Assad: 'They aren't revolutionaries, they're terrorists'
In a televised address to his people on Sunday, Syrian President Bashar al-Assad said that those seeking to topple his rule are not revolutionaries, they are 'terrorists
"It is a fight between our country and its enemies. It is not a fight
for power, it is a fight between the people and the terrorists that are
trying to divide the country," Assad said.
"Some people call this
a revolution, there is no link between these people, their acts, and a
revolution," the Syria president asserted.
"A real revolution is based on a philosophy which aims to improve a country rather than to take it backwards," he added.
was the 47-year-old leader's first speech in months and his first
public comments since he dismissed suggestions that he might go into
exile to end the civil war, telling Russian television in November that
he would "live and die" in Syria.
Insurgents are venturing ever
closer into Damascus after bringing a crescent of suburbs under their
control from the city's eastern outskirts to the southwest.
forces blasted rockets into the Jobar neighborhood near the city center
on Saturday to try to drive out rebel fighters, a day after bombarding
rebel-held areas in the eastern suburb of Daraya.
"The shelling began in the early hours of the morning, it has
intensified since 11 a.m., and now it has become really heavy. Yesterday
it was Daraya and today Jobar is the hottest spot in Damascus," an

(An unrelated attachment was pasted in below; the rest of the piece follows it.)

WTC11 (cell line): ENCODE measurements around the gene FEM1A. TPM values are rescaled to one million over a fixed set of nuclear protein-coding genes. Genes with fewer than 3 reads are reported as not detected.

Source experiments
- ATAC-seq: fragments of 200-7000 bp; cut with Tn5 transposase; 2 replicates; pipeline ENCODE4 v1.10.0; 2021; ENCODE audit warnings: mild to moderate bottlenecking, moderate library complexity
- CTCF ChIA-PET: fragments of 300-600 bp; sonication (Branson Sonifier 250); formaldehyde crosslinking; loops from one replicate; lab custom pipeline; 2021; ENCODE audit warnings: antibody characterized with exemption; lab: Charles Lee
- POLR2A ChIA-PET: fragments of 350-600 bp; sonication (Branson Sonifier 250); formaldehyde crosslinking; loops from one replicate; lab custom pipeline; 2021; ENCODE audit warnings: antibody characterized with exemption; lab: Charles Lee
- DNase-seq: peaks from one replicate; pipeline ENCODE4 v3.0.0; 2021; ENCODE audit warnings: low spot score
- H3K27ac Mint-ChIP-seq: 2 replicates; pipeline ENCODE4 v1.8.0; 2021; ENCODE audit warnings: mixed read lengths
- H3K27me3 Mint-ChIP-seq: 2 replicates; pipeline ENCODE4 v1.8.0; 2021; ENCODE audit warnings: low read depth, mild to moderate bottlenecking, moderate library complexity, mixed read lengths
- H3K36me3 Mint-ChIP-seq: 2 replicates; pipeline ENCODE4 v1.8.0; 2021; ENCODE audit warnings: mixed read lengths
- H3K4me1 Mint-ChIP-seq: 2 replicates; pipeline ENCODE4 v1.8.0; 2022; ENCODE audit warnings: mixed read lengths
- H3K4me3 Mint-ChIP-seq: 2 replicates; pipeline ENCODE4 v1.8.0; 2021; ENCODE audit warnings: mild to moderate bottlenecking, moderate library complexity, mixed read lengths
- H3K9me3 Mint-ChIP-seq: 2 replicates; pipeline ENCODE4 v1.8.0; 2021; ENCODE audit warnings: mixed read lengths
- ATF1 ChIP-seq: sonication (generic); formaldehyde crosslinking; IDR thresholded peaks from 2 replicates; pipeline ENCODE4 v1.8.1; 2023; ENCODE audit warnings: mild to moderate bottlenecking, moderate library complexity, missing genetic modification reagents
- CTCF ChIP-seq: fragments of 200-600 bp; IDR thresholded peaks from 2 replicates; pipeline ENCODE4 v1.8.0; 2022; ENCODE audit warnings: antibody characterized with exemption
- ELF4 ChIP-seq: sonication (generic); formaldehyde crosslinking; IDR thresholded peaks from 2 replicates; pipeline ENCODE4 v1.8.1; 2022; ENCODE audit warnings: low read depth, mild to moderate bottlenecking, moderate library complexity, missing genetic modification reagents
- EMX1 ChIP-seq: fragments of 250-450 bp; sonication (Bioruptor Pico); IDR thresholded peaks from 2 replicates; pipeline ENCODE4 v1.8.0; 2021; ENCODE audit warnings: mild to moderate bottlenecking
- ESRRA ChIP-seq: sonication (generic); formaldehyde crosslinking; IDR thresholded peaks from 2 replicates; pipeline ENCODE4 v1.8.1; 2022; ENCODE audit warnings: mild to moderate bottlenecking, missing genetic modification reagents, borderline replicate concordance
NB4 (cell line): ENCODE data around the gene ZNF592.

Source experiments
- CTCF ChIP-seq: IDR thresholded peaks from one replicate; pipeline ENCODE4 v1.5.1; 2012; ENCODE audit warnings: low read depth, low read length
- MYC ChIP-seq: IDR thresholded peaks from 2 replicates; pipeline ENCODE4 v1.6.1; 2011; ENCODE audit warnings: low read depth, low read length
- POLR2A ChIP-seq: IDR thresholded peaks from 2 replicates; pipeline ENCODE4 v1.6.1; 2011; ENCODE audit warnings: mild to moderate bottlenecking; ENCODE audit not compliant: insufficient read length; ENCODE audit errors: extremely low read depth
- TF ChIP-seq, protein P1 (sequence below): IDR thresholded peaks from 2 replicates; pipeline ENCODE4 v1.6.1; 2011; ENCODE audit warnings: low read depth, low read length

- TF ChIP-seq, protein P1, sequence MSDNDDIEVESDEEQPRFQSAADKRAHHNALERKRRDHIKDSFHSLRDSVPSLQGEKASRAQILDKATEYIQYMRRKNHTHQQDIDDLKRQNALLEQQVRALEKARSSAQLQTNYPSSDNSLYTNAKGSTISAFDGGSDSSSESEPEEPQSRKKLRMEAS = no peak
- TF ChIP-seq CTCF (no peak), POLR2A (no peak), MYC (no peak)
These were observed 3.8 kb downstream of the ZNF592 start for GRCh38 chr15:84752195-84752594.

activist named Housam said by Skype from the capital.
Assad's last public comments, in November, rebels have strengthened
their hold on swathes of territory across northern Syria, launched an
offensive in the central province of Hama and endured weeks of
bombardment by Assad's forces trying to dislodge them from Damascus's
Syria's political opposition has also won
widespread international recognition. But Assad has continued to rely on
support from Russia, China and Iran to hold firm and has used his air
power to blunt rebel gains on the ground.
With the conflict
showing no sign of abating, Syria's deputy foreign minister visited Iran
on Saturday to seek to maintain the support of Assad's main ally in the
Iran's Fars news agency said Faisal al-Makdad would meet President Mahmoud Ahmadinejad and other Iranian officials.
Those who expect Assad's western-born wife to talk any sense into him are dreaming. He's not going to leave Syria alive. The question is how much longer it will take and how many more people will die in the process. The World doesn't really care. It's just Muslims killing Muslims anyway.
Labels: Bashar al-Assad, Syrian uprising